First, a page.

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Have you heard the story about Douglas "Wrong Way" Corrigan? He was an aviator in the 1930s who was supposed to fly from New York to California – and he instead landed in Ireland, hence the nickname. After Thursday’s letter to the SEC, Sen. Elizabeth Warren should be awarded that same moniker.
Sen. Warren followed up on her comments last month to SEC Chairwoman Mary Jo White and sent the letter to the Securities and Exchange Commission castigating the agency for moving forward with efforts to modernize corporate disclosures. The letter gets the facts wrong and sets forth a vision that is not consistent with the realities of today's economy. This is not surprising from the person who recently unveiled a politically fueled, no-growth agenda for Wall Street.
Today we have less than half of the number of public companies than we did in 1996, and that number has gone down 19 of the last 20 years. Many have pointed to the proxy statement and disclosures that have exploded over the past several years as impediments to going or staying public. Stanford University released a study of institutional investors, who control over $17 trillion dollars in assets, finding that the majority found the proxy statement to be too long and that only a third of the information was relevant. Disclosures that don’t convey decision-useful information just take up time, money and effort.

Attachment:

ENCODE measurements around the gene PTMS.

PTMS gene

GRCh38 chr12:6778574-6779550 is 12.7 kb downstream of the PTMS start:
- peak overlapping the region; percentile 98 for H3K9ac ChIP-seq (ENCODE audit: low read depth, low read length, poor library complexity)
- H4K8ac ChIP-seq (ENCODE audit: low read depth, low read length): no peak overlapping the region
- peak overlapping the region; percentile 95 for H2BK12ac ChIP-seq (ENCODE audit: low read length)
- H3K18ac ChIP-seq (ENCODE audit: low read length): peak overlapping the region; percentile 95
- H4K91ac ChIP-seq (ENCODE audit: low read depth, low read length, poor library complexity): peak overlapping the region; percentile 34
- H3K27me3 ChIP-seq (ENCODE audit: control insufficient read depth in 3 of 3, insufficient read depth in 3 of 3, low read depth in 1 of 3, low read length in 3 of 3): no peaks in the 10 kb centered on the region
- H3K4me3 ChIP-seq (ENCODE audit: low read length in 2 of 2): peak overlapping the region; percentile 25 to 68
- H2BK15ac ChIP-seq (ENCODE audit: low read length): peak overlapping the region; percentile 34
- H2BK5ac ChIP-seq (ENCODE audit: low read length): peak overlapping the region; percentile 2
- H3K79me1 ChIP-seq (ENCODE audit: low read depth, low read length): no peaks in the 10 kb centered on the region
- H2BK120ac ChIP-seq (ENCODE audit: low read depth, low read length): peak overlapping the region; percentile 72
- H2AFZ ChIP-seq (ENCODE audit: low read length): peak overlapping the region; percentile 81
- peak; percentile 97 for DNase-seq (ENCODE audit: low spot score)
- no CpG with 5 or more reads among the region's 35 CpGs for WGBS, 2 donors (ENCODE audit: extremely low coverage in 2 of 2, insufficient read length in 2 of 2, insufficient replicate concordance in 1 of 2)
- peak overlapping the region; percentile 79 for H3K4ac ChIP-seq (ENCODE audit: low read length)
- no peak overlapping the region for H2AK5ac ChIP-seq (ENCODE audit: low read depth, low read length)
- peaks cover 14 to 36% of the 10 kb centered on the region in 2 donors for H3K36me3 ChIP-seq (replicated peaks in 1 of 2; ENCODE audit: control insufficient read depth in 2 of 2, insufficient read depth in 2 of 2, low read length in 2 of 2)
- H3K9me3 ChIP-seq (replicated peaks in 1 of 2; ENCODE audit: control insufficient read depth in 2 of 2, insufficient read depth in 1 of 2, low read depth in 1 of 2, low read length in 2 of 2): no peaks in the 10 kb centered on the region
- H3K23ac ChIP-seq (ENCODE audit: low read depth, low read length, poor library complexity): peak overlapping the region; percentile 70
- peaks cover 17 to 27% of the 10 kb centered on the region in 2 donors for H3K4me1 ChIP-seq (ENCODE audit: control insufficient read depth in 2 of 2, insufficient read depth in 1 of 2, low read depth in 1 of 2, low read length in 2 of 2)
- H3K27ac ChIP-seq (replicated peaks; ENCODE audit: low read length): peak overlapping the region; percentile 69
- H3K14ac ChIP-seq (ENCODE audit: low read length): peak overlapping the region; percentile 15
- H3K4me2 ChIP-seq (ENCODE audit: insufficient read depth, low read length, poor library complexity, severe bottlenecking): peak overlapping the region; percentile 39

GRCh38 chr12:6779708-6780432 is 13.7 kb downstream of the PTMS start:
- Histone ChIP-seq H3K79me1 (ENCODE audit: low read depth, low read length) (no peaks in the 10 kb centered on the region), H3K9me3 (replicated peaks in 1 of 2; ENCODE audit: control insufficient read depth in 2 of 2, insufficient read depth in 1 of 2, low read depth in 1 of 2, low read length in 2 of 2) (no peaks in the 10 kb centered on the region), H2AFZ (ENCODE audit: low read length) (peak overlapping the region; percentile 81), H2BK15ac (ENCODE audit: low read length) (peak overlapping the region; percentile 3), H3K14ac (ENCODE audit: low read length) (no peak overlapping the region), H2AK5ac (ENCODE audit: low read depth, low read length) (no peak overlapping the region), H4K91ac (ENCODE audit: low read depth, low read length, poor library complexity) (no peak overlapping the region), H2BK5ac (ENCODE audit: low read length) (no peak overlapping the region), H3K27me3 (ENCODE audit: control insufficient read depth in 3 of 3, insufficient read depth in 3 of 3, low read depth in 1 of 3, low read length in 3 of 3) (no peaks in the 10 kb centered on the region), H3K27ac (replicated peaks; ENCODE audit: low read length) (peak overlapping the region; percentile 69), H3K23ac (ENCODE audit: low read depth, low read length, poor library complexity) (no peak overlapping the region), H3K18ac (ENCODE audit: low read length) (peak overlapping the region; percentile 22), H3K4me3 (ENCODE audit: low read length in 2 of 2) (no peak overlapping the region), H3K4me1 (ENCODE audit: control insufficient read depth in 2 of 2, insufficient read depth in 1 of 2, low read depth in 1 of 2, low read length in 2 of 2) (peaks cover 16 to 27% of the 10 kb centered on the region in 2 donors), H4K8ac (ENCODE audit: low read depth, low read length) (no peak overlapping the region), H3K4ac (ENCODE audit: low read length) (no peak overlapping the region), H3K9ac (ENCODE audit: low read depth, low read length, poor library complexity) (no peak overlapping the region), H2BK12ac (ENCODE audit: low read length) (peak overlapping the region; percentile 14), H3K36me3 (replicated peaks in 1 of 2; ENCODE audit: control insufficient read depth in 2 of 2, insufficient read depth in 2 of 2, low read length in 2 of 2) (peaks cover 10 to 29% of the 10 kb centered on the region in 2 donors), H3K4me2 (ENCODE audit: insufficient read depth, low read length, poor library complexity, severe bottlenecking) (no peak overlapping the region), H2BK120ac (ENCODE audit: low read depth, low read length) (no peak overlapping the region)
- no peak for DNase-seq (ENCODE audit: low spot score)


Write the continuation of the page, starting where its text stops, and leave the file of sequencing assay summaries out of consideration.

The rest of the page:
For years the SEC ignored calls from investors and advisory committees to modernize these rules. The bipartisan JOBS Act included a provision asking the SEC to look into these issues simply to prompt the agency into action. Chairwoman White, to her credit, decided to take the bull by the horns and at least start the effort.
As a result the Chamber released a study on disclosure effectiveness where we identified 14 regulations that are obsolete and five broad areas that need to be modernized. As an example, having to disclose an annual historic stock price is as relevant as a horse and buggy in the age of the iPhone.
That was just a first step, and we will issue a second study later this year. Why? Because the SEC has a mission of investor protection, capital formation and competition. With the outflow of public companies, the existing system is broken and the economy is paying the price.
Investors, businesses and the American economy can't afford backward-looking regulations rooted in the New Deal that were last updated during the days of “Saturday Night Fever.” Disco era rules don't work in the era of a global high-tech economy. Let's ditch the wrong way and modernize our regulatory system as a first step forward for pro-growth policies.